Monday, June 02, 2008

Following the Yellow Griffin Road

I set out this afternoon to see where these yellow-stenciled street creatures would take me. To make it a quest, I took to calling it “On the Trail of the Yellow Griffins,” for griffins (and yellow) they were. Dozens of them on the streets of our Portland hills and dales.

I linked up with the nearest griffin to me, the one at the bottom of our hill. Its arrow sent me more or less westerly. The marks appeared only when needed, no sooner. Sometimes I’d walk several blocks before seeing one, usually at an intersection. Without the marking, I'd be at a loss which way to turn.

At times during the long intervals between griffins, I worried that my guides had forsaken me.

I had no idea why the griffins and their directional arrows had been stenciled on the pavement. Part of my quest was to discover the reason. At times, when I’d walk several hundred yards without a mark, I’d worry that perhaps the griffins were for some event that had come and gone, its large heraldic banners removed, the lords and ladies returned to their castles.

But then, just as I was about to despair, another mark would appear.

I was on foot, getting in my 10,000 steps for the day, but the markers weren’t on favored bucolic paths. They were always stenciled on the road pavement, seemingly intended to guide cars or bikes or motorcycles.

Most of today’s trek took me in a large loop around the Bridlemile neighborhood. Up past Bridlemile School (and cart-wheeling children in the playground) and Hamilton Park, up through the Fifties subdivision with its rambling “mid-Century classics." The streets were quiet. A friendly, lonely, unleashed hound greeted me with a sniff and a nudge. The steep route delivered me to busy Dosch Road and forced me to walk down along its narrow, dangerous shoulder. The loop ended at Dosch and Hamilton, but another griffin pointed to the route's next leg, up Hamilton on the way to Fairmount via Twombly.

At Twombly, I decided to leave that final ascent for another day. I'd walked nearly three miles.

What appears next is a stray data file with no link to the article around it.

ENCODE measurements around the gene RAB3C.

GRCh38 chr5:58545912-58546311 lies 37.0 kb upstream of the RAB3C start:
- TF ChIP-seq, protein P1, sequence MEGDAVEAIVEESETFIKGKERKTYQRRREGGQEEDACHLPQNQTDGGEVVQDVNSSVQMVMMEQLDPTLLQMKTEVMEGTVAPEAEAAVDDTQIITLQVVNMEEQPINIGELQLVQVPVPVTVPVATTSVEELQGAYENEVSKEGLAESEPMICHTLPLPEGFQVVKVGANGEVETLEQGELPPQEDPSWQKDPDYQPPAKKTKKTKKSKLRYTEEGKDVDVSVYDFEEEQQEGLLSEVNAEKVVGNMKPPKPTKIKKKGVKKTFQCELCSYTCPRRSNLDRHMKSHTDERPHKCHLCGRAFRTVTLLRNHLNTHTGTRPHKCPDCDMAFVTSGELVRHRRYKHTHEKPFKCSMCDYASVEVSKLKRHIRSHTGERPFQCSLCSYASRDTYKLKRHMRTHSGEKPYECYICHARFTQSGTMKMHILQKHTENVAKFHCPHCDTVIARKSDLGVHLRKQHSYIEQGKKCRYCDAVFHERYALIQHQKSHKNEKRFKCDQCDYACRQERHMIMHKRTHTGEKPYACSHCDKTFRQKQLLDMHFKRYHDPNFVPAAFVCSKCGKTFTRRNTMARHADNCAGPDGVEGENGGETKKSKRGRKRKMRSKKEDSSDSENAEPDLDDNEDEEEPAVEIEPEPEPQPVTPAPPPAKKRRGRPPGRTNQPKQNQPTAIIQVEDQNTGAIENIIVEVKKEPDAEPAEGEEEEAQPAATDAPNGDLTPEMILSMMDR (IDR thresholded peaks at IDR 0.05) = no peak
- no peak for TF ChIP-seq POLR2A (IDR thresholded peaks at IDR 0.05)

In my walks elsewhere in recent days, I’ve spotted other yellow griffins, so I know that the continuation route and its makers will send me far from today’s Bridlemile loop.

As I hiked, I imagined a pair of midnight stencilers with their spray paint, marking the way. As I followed their directions, I felt as though I were being reeled in, but to where?

A damsel in distress?

A holy grail?

A cold beer?

Or was their game simply part of the same whimsy that I felt following the path, enjoying a journey that seemed certain to take me back to where I began — to the street at the bottom of our hill, to the perch we call our home?

PS: I asked a couple of days ago (“Two Unrelated Questions") whether anyone knew about the griffins on the pavement. No one has answered, so I'm answering, slowly.

I also quoted part of a speech and asked whether anyone recognized the speaker. Michael Ponder did, citing the most famous reference in the speech: its warning of the military-industrial complex. The speaker, of course, was President Dwight Eisenhower, delivering his farewell address. If you go back to the excerpt, you will see that while Eisenhower holds out hope, he warns of dangers and foibles, which nearly a half century later, persist.

Labels: , ,


Blogger jw said...

The markings are from an organized bike ride. You may have noticed even more cyclists than usual in the hills one weekend morning during April - that was the ride! It's really a great event - really fun and challenging and a great way to get riders up in the hills.

7:32 AM  

Post a Comment

Subscribe to Post Comments [Atom]

<< Home